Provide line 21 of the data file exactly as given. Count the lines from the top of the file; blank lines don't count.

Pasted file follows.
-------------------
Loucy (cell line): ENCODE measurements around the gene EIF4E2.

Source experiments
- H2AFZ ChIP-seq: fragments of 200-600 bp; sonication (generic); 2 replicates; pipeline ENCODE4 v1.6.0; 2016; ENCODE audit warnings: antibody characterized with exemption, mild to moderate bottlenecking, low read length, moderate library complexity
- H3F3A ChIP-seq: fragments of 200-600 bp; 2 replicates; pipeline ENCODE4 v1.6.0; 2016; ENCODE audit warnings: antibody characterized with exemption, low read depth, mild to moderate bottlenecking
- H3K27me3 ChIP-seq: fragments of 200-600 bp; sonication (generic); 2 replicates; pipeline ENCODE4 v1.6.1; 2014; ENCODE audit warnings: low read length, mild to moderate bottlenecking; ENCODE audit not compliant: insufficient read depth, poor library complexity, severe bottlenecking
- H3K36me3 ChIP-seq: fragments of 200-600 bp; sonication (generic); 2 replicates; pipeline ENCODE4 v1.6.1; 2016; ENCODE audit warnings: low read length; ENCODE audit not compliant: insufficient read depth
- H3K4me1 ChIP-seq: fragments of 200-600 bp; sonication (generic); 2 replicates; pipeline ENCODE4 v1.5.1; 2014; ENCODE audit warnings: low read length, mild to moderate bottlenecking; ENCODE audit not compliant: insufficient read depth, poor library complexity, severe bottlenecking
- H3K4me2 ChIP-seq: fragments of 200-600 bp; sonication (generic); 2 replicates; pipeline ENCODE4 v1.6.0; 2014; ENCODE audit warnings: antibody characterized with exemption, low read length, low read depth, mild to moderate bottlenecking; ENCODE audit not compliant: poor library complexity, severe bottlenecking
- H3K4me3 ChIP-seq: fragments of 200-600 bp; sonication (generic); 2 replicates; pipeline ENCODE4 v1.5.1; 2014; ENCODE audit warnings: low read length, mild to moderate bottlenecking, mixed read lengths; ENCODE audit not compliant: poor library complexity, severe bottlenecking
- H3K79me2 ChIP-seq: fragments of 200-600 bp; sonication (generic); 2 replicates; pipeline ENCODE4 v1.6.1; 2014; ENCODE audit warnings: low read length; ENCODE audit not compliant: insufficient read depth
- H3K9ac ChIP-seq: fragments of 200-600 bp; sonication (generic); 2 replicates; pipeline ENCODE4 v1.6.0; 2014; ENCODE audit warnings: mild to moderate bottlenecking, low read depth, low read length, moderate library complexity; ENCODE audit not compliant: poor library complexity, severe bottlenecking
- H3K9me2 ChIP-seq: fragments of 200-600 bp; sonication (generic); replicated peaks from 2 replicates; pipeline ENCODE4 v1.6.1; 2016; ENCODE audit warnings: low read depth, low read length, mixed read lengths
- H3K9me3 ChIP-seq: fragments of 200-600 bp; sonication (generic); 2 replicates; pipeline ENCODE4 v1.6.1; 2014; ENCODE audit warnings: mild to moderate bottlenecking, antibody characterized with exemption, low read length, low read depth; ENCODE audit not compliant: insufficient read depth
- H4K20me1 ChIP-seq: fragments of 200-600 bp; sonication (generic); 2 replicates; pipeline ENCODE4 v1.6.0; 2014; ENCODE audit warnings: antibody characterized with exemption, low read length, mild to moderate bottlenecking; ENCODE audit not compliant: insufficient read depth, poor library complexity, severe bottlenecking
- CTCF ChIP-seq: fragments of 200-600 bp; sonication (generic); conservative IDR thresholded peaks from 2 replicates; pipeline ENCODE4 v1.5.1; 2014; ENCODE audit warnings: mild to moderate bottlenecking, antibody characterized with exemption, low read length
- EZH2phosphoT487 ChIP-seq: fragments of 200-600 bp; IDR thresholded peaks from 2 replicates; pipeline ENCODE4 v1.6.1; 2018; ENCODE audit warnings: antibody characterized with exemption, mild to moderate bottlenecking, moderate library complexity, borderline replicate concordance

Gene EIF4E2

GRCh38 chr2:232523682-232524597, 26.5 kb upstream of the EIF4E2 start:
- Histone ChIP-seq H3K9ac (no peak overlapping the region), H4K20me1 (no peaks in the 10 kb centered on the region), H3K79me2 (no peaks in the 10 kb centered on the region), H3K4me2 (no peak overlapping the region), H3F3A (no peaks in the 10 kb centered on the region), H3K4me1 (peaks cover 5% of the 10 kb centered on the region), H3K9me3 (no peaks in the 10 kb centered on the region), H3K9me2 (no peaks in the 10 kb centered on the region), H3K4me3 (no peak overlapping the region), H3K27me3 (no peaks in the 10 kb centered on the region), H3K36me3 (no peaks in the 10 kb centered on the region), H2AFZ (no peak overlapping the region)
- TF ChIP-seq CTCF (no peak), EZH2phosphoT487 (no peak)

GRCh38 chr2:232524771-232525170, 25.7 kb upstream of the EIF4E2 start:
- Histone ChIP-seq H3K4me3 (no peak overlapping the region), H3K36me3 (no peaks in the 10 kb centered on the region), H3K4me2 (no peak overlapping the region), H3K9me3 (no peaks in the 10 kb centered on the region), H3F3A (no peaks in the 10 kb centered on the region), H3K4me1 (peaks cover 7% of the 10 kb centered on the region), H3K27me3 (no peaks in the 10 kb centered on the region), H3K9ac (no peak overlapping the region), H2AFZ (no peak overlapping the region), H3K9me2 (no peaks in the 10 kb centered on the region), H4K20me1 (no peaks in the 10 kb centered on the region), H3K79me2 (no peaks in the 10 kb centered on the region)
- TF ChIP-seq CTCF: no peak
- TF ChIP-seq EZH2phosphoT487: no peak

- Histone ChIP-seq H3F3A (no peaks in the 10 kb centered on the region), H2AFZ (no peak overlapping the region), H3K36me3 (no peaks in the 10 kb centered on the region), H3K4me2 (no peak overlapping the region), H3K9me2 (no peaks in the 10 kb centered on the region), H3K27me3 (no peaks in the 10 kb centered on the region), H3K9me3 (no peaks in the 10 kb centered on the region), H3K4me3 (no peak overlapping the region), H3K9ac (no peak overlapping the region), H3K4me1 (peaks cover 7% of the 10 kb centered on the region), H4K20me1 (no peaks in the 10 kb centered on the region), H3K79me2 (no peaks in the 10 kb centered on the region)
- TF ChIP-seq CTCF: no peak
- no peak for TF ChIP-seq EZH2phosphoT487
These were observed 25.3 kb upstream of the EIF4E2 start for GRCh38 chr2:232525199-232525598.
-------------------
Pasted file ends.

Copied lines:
GRCh38 chr2:232524771-232525170, 25.7 kb upstream of the EIF4E2 start: